The Changing World Is Your History Book: Why I Took My White Kids to See a Confederate Monument by Ann Marie Patitucci
Two years ago, New Orleans Mayor Mitch Landrieu asked his constituents to look at the confederate monuments in their city through the eyes of a black child: “Can you look into that young girl’s eyes and convince her that Robert E. Lee is there to encourage her? Do you think she will feel inspired and hopeful by that story? Do these monuments help her see a future with limitless potential? Have you ever thought that if her potential is limited, yours and mine are, too?”
I was thinking about Mayor Landrieu’s speech when my husband and I took our boys to see the confederate monuments last week, in Richmond, Virginia. It wasn’t the first time they had seen them, but the first time they’d seen them in the context of George Floyd’s murder and the recent protests against racial injustice and police brutality in our city, across the U.S., and around the world.
There we stood, staring up at the Robert E. Lee statue, in Richmond – the capitol of the confederacy – in the state with the most confederate memorials in the country, knowing that it could soon come down. As someone who teaches about the monuments in a course about Richmond, the significance was (and is) not lost on me. The history, the tragedy, the pain of it all is not lost on me, though it is, of course, pain and trauma I will never understand.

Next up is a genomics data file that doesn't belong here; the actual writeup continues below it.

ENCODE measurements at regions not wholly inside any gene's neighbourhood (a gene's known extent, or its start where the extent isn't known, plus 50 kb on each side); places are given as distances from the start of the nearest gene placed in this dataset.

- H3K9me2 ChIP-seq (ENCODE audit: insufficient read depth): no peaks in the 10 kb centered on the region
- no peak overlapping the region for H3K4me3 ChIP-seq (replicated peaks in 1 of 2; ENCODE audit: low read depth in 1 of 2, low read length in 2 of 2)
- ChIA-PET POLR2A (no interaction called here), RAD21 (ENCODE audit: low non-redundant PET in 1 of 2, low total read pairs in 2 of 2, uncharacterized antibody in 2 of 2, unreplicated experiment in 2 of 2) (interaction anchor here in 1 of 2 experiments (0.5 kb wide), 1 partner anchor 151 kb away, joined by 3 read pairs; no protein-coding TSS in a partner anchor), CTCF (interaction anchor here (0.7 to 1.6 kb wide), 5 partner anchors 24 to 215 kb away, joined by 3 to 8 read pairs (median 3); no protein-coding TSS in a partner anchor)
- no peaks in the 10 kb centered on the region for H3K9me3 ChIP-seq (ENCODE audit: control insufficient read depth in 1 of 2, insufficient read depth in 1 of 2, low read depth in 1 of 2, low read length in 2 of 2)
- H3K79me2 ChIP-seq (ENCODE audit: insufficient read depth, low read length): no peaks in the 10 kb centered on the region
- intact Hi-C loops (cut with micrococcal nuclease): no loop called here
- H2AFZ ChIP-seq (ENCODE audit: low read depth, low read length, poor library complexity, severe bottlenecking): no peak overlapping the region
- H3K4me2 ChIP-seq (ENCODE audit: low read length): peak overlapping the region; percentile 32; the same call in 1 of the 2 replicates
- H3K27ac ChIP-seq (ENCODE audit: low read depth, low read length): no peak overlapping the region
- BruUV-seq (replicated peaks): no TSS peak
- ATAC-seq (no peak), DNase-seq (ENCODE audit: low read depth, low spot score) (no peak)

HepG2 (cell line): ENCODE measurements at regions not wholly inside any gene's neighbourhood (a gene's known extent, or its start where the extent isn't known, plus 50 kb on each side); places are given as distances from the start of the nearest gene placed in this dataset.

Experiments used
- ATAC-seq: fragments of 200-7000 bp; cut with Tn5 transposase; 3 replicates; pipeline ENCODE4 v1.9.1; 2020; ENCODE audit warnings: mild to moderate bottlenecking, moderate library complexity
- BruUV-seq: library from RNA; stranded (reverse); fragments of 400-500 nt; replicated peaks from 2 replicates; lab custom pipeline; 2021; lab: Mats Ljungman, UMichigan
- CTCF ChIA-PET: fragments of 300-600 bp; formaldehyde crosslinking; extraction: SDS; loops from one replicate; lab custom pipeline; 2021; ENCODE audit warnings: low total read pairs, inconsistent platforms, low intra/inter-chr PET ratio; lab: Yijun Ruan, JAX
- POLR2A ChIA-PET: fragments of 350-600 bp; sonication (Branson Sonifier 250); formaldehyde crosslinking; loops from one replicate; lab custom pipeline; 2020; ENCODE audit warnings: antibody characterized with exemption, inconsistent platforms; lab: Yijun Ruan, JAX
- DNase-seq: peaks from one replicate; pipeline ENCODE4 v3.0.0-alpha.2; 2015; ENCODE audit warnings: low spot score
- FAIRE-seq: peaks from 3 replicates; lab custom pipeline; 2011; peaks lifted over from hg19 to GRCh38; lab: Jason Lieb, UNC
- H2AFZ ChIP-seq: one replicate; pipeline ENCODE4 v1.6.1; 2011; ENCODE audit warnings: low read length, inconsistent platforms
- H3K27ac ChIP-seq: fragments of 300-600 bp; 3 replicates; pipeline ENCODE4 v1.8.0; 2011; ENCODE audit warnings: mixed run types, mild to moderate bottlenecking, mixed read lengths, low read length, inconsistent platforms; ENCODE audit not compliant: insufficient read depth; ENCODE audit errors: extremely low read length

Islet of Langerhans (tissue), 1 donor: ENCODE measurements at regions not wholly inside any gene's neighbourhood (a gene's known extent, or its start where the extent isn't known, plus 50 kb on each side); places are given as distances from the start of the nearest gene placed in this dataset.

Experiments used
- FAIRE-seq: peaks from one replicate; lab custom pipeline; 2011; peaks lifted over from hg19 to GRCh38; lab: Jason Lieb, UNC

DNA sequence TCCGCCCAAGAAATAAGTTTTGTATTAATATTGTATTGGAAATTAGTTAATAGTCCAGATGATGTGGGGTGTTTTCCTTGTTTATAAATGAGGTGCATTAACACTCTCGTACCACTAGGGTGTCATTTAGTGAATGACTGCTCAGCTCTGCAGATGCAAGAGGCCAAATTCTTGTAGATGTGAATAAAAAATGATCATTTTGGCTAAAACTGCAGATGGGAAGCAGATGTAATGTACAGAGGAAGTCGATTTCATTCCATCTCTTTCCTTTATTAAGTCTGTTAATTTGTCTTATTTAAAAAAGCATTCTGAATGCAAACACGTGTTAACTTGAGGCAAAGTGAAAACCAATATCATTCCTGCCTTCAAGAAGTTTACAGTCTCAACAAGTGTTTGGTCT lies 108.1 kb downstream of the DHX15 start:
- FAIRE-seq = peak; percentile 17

Of all the statues on Monument Ave., we spent the most time at the Lee monument, paying our respects at the memorials, talking to people, taking everything in and trying to process the enormity of it all. The graffiti is so much more than graffiti; it’s nothing like what we’re seeing on the news. Being there, seeing it in person, it feels like years, decades, generations of swallowed, censored, softly spoken words finally pouring out, shouting out and landing on concrete in bursts of color. It feels like a conversation, a call to action. The message is clear.
As I saw the statues through my kids’ eyes, I wondered: when they’re older, will they remember this? Will they remember the musicians and the prayer station and the volunteers handing out water and food? Will they remember the calm, peaceful feeling here, the flowers, the memorials? Will they remember kneeling in our neighborhood for eight minutes and 46 seconds of silence, holding their homemade Black Lives Matter signs, in honor of George Floyd? Will they remember the day that the Lee monument comes down?
I’ve seen a lot on social media lately about whether or not parents should talk to their kids about racial injustice, and what exactly to tell them. In our home, our kids have grown up hearing about racial injustice and white privilege. We talk about social justice. We continue to listen and learn. We have much more to learn.
While we all see plenty of signs of willful ignorance on social media, lately I’ve noticed many people genuinely trying to educate themselves and their kids, looking for helpful websites and videos and a racial justice reading list. This gives me hope. If you happen to have confederate statues nearby, I highly recommend taking your kids to the monuments and discussing their significance in your city and the country. If you want to know more, please don’t hesitate to ask someone. No one should be ashamed of (or shamed for) not knowing something and wanting to learn.
Outrage ==> Education ==> Action
Black Lives Matter.
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